The calls I’ve stopped making to my mum

If before I wrote about the calls I’ve started making to my grandma since the beginning of the isolation, today I want to talk about the calls I’ve stopped making to my mum – because of the calls she has been giving to others.  Hold on, I’ll explain.  My mother is a doctor. Palliativist. SheContinue reading “The calls I’ve stopped making to my mum”

Daniella Reina: “When you decide to migrate for good, you have to close all your doors”

“I want to leave Australia. I think that before all this happened, I used to see Australia as a country of opportunity and I saw it as ‘yes, I can stay’. My partner is from the United States, so we always had the discussion of, when I graduated, would we stay here or go toContinue reading “Daniella Reina: “When you decide to migrate for good, you have to close all your doors””

Nico Betancur: From Medellin to Sydney

“I think we, as international students, are always up to something and then the coronavirus comes and says ‘no, you can’t do anything’. And the government won’t help you and you have to keep paying the bills and keep going on with life as usual, and that’s not easy,” says Nico Betancur, a Colombian studentContinue reading “Nico Betancur: From Medellin to Sydney”

Alicia Granci: “Sí, soy argentina” (Yes, I’m Argentinian)

“It’s crazy that right now we’re almost like prisoners. We’re not prisoners but we can’t go out the way we used to. It’s contradictory. As far as my family is concerned, being an international student, we are a sort of used to it because we know what it’s like to be away from our lovedContinue reading “Alicia Granci: “Sí, soy argentina” (Yes, I’m Argentinian)”

Gabriel Villalba: the certainty of a coup d’état in Bolivia

“What the world needs to know is that in Bolivia we don’t live in a democracy,” is one of the things Gabriel Villalba told me when we talked in a rooftop café in La Paz. From up there, there was a tranquillity that looked nothing like the streets we had just crossed to get toContinue reading “Gabriel Villalba: the certainty of a coup d’état in Bolivia”

Bolivia: reflections on democracy between protests and whispers

In October 2019, Bolivia made headlines around the world. After questioning the legitimacy of his third re-election, then-President Evo Morales was removed in a movement that the history books had taught me was a coup d’état. Army in the street, truculence, repression. Even so, I read editorials from international vehicles stating the opposite. And inContinue reading “Bolivia: reflections on democracy between protests and whispers”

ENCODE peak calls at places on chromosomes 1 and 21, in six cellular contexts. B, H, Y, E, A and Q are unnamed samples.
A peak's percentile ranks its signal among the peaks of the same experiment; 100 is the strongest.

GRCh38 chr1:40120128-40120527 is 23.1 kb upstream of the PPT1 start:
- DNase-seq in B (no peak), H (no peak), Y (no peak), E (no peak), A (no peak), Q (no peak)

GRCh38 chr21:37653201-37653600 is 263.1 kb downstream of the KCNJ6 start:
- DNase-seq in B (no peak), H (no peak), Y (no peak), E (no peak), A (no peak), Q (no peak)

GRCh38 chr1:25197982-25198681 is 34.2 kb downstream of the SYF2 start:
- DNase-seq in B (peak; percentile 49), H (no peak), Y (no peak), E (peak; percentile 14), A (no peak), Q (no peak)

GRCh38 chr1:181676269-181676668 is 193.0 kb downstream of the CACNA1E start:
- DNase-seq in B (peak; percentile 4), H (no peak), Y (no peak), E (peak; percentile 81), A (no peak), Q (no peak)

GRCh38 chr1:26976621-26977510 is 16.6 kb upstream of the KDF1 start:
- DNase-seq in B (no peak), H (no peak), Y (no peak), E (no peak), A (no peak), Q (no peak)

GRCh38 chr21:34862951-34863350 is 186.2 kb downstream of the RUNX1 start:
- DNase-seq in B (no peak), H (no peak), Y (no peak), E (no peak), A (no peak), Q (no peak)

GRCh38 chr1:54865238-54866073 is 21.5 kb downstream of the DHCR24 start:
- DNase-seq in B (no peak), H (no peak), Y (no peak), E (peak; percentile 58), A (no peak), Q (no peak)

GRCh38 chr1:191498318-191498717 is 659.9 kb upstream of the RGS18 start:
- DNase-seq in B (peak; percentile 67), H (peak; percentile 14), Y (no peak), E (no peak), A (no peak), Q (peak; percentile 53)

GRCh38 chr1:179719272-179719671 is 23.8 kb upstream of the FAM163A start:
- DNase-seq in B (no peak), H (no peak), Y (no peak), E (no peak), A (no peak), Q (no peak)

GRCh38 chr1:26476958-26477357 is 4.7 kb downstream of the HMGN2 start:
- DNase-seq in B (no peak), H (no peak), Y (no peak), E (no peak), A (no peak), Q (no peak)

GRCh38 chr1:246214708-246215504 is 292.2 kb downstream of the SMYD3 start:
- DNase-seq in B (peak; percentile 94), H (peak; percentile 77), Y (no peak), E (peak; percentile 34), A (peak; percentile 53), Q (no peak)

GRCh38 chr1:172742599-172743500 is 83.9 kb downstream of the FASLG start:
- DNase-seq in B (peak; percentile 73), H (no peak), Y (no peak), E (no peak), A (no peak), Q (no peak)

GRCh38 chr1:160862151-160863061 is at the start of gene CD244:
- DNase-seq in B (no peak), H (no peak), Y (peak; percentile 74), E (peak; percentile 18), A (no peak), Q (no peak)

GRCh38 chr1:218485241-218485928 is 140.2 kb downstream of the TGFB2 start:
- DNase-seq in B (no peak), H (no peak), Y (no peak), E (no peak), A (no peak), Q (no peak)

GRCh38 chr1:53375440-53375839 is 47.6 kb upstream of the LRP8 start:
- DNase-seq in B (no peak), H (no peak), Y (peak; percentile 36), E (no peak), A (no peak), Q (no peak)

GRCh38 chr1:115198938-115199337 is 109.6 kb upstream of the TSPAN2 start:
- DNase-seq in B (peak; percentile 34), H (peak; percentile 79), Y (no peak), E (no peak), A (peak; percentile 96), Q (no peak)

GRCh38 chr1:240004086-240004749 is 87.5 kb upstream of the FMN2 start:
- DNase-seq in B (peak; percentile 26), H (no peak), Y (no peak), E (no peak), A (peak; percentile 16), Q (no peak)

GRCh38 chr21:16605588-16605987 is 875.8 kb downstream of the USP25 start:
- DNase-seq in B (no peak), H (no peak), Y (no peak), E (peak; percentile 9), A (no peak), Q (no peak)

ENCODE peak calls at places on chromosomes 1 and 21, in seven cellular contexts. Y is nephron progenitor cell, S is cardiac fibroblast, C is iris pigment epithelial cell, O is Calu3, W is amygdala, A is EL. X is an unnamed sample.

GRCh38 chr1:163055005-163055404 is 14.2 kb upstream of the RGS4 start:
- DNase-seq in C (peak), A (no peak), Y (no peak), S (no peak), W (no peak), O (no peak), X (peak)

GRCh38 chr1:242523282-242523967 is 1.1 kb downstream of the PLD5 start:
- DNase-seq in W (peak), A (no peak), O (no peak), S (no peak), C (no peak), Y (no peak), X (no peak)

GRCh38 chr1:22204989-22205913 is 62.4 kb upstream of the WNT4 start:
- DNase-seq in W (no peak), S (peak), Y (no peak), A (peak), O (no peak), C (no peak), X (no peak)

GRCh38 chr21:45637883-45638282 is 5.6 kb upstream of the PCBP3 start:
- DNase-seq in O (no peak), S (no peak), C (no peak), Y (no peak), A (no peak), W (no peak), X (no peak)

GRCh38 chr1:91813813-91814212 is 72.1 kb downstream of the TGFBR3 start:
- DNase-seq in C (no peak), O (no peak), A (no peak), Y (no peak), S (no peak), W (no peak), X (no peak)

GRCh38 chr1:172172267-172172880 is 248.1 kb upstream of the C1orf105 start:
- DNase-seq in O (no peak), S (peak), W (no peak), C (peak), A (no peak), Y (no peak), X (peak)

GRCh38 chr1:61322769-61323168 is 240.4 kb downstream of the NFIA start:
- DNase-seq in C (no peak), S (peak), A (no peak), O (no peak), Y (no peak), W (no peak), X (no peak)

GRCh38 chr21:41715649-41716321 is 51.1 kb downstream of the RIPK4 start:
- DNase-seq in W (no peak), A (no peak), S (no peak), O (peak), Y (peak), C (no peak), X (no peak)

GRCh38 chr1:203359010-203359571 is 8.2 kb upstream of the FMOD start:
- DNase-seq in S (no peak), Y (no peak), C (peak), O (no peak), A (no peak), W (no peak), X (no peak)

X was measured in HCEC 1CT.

The calls to my grandmother (and the certainty that she speaks my language)

I’ve been calling my grandma more often.  She’s always lived far away. But I never called.  Maybe because something in me always fed the hope that at the end of the year we’d see each other. And then I could give her the tightest hugs and lay my head on her lap while she strokedContinue reading “The calls to my grandmother (and the certainty that she speaks my language)”

Canarinhos refugiados em Pacaraima project: building Venezuela’s future from Brazil

“If you want to know what a country’s future looks like, look at the children. They’ll give you a good idea,” was one of the first things Miriam Blos said to me when we met at the Casa da Música in 2019. A year later, in the same place, the phrase couldn’t make more sense. Continue reading “Canarinhos refugiados em Pacaraima project: building Venezuela’s future from Brazil”

La Gran Sabana: about the things a crisis cannot destroy

“Tú no puedes comprar las nubes, tú no puedes comprar los colores, tú no puedes comprar mi alegría, tú no puedes comprar mis dolores” (you can’t buy the clouds, you can’t buy the colours, you can’t buy my happiness, you can’t buy my sadness), the chorus of Latinoamérica by the group Calle 13 echoes inContinue reading “La Gran Sabana: about the things a crisis cannot destroy”

“De Arepa en Budare”: Luisa and those who still resist in Venezuela

“Never, ever, even with the terrible situation we’re living in now, I would leave my country. I am Venezuelan, as we say here, ‘de arepa en budare’*”. It is one of the first sentences that Luisa tells me while we have a coffee at 6 in the morning, amidst the tranquillity of La Gran Sabana.Continue reading ““De Arepa en Budare”: Luisa and those who still resist in Venezuela”